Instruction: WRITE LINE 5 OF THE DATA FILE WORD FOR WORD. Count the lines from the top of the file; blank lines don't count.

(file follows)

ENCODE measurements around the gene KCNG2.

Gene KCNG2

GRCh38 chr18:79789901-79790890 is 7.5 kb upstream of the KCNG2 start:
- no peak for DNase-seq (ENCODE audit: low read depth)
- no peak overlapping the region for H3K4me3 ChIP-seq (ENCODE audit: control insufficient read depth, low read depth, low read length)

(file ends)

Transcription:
- no peak overlapping the region for H3K4me3 ChIP-seq (ENCODE audit: control insufficient read depth, low read depth, low read length)